"A softphone solution was a requirement [for us]," Burwell's Brunton says, noting that the nature of his company's business requires employees to work at multiple sites.
Lazar says that while the desktop IP phone is still the standard, the use of VoIP apps on mobile devices is growing. Gartner analyst Dan O'Connell estimates that 30% of employees now use softphones, and he expects that number to climb up to 10% each year.
"I'd say younger people typically don't like the hard phones," O'Connell says. "They haven't really grown up with it, and they'd rather call with either the cell phone or the mobile device. Some companies just don't want to spend the extra money on [a hard phone]. But it's still very popular in many traditional industries, like manufacturing, healthcare and the public sector."
If the organization has an existing IP PBX and plans to continue to use it to support the new IP phones, it is probably in its best interest to deploy devices from the same vendor to get the optimal feature benefits from the phone model. IT professionals also need to make sure their service providers support both the codec and the protocol the new phone uses. The majority of IP phones work with SIP and most voice codecs, but not all providers -- or all phones -- work with all codecs or protocols.
Organizations with limited on-site administrators might also opt to use a cloud-based service, in which a third party provides administrative support. According to Gartner's O'Connell, the cloud voice market is growing at a rate of about 20% per year.
"We see a lot of interest in cloud because there are significant opportunities to save money, especially for smaller companies," Lazar says. "They can have a much more flexible delivery model."
In evaluating cloud-based VoIP service options, it is important to understand pricing models, which typically bill the client on calls per extension.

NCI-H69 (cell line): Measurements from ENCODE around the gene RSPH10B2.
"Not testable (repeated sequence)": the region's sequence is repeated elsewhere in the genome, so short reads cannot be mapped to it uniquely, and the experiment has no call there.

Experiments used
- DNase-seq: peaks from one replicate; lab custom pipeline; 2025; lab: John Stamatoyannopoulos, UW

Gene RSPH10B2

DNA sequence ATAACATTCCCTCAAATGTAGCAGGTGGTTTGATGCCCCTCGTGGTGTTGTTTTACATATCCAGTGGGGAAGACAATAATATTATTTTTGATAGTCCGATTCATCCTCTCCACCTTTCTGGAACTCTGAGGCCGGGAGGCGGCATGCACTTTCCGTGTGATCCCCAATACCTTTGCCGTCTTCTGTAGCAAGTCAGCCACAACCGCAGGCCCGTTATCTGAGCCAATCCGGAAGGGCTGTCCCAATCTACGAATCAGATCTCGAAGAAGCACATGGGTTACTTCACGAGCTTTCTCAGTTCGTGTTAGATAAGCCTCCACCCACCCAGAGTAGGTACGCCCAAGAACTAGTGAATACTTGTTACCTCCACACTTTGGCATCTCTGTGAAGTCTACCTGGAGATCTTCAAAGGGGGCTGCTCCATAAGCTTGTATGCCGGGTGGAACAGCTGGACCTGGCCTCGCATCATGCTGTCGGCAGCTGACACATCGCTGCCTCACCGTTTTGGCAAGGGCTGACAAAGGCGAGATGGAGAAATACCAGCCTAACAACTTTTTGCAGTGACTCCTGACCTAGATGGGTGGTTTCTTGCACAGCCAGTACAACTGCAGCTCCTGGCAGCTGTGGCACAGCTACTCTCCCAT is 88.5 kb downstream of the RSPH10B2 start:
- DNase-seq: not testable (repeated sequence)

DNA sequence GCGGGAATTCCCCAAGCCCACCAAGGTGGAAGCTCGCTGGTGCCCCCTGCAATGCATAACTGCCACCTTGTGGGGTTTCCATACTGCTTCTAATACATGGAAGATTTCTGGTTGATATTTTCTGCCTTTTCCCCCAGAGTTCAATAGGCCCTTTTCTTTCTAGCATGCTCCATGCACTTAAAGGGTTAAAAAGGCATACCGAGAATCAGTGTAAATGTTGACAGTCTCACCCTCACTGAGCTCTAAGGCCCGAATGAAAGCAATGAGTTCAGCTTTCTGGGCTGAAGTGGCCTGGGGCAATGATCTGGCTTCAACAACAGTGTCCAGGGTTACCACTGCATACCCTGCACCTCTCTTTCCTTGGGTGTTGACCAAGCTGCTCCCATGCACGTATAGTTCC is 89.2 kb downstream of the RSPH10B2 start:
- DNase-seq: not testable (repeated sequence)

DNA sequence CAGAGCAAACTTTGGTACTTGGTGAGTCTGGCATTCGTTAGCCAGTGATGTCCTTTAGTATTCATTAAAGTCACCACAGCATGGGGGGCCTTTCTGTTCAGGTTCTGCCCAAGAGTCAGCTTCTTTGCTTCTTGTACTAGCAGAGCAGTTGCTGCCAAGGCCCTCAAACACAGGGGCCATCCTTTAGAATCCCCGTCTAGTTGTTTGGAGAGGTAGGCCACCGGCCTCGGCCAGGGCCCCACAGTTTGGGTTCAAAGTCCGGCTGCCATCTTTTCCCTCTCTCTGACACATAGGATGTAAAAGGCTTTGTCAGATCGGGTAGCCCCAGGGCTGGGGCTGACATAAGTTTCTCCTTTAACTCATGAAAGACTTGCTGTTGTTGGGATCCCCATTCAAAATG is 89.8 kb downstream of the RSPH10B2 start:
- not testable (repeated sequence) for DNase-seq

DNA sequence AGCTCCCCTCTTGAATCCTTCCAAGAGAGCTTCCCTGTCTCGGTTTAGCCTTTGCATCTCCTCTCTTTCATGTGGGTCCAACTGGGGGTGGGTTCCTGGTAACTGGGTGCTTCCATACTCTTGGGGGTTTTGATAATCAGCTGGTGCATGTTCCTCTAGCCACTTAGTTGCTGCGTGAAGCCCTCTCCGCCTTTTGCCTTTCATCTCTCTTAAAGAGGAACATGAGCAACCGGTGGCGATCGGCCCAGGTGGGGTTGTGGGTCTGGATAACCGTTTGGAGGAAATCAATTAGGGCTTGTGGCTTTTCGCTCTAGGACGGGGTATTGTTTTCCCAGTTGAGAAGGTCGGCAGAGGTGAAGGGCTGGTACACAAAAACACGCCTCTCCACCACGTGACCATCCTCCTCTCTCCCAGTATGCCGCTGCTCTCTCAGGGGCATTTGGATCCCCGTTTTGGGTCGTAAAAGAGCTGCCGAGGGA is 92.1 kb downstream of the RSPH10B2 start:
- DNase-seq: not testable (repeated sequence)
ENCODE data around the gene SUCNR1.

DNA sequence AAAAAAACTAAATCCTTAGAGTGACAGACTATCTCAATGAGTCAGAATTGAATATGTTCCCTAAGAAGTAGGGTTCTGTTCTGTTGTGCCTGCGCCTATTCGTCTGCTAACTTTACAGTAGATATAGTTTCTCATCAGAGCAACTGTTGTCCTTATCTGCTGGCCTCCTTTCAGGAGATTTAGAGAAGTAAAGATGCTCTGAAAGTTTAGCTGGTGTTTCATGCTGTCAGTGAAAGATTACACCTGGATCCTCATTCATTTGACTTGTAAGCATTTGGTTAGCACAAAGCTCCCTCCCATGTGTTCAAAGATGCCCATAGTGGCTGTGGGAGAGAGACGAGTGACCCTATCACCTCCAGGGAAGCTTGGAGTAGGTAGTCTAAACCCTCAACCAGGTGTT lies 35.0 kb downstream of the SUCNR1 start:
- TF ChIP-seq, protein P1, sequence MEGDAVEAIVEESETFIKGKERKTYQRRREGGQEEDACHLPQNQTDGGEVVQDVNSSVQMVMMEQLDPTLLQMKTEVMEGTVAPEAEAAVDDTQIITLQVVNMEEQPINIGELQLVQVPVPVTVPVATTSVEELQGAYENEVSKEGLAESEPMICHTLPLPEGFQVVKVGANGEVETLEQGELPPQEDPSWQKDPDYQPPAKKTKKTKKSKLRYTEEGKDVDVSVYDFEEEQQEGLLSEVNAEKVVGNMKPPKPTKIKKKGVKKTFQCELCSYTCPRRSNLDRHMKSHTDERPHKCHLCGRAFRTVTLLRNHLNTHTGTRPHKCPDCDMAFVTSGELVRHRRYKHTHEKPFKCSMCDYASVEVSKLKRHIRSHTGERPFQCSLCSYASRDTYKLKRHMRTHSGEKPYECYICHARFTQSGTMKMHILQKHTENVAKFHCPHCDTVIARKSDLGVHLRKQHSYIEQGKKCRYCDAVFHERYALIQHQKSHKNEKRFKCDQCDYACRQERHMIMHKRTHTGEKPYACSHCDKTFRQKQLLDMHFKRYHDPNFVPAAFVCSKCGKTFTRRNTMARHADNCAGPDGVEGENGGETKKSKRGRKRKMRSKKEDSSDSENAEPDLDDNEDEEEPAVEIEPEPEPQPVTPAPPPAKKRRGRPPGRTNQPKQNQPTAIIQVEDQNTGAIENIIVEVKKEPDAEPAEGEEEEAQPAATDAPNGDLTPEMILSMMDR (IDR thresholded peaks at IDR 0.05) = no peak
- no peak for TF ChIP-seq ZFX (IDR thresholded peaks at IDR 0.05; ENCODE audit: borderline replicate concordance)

While there can be many ease of use and cost benefits to using a cloud-hosted VoIP service, particularly in a highly distributed organization with many remote office and home office users, enterprise decision makers should understand that if their WAN connection goes down, their VoIP service goes with it. For that reason, it is important for IT pros to make sure they have a plan in place to dodge disaster in the event of a WAN outage.
"Many larger organizations still prefer on-prem [VoIP telephones] if they have complex requirements or are in a regulated industry," O'Connell says, adding that major enterprises that have relied on on-premises IP telephony for years sometimes feel the risk of moving to the cloud simply isn't worth the potential savings.
For companies that opt to self-administer their phones, many devices feature auto-configure options that can greatly simplify implementation. For attendants and other users who might need to route calls and handle high volume, other console features might also allow for better user administration once the phones are deployed. AgilisIT's Tang points out that businesses with a high employee turnover rate or a highly mobile work force should look into VoIP services that offer auto-provisioning.
Any business that is looking at upgrading or overhauling its phone system should consider its options carefully. Transitioning to VoIP telephones or upgrading existing IP phones can be a big investment in time and money. The benefits of making the right call, however, can help the business run more smoothly, effectively, and -- yes -- adapt faster.